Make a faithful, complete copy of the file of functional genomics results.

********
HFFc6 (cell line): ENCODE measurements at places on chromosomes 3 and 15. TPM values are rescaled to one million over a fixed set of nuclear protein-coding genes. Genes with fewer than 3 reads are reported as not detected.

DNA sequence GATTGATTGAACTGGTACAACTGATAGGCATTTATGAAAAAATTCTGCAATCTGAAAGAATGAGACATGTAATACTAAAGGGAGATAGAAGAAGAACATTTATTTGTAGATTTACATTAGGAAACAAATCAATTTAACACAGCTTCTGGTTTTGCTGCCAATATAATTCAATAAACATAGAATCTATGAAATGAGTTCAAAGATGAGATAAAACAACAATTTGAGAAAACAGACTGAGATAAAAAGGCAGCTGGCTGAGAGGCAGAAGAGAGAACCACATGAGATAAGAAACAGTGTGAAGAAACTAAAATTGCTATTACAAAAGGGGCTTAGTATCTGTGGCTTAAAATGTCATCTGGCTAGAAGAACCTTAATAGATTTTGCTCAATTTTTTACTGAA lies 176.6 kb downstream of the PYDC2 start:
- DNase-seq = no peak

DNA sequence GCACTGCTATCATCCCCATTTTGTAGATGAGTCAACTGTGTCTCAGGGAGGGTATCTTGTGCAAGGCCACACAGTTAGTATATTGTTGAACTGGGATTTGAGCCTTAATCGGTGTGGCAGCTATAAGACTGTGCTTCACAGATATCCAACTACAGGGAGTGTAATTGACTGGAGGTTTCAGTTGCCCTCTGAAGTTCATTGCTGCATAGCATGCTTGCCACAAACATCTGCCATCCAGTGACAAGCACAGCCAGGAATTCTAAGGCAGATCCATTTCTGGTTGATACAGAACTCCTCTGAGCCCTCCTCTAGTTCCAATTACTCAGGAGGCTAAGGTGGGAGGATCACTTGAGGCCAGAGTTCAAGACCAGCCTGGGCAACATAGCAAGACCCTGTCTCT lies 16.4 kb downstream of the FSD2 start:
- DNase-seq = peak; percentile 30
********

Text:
HFFc6 (cell line): ENCODE measurements at places on chromosomes 3 and 15. TPM values are rescaled to one million over a fixed set of nuclear protein-coding genes. Genes with fewer than 3 reads are reported as not detected.

DNA sequence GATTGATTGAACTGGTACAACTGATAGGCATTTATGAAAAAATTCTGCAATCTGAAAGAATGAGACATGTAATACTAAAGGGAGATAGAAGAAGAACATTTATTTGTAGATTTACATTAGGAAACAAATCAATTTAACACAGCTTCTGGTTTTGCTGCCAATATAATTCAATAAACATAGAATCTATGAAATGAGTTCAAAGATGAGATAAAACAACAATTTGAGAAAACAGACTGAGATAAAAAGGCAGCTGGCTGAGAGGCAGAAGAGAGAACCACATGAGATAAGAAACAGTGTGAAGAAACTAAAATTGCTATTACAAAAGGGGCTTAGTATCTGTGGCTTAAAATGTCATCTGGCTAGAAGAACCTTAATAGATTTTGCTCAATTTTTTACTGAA lies 176.6 kb downstream of the PYDC2 start:
- DNase-seq = no peak

DNA sequence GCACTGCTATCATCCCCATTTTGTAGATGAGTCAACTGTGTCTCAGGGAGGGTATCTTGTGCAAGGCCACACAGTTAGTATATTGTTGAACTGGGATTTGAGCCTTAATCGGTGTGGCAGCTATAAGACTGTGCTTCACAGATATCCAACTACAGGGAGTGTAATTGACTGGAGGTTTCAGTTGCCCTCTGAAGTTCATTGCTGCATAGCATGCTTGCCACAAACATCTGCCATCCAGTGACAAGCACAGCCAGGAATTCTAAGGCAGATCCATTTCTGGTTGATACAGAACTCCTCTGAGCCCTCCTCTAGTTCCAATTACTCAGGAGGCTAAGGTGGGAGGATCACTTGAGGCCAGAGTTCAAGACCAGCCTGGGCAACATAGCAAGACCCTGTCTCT lies 16.4 kb downstream of the FSD2 start:
- DNase-seq = peak; percentile 30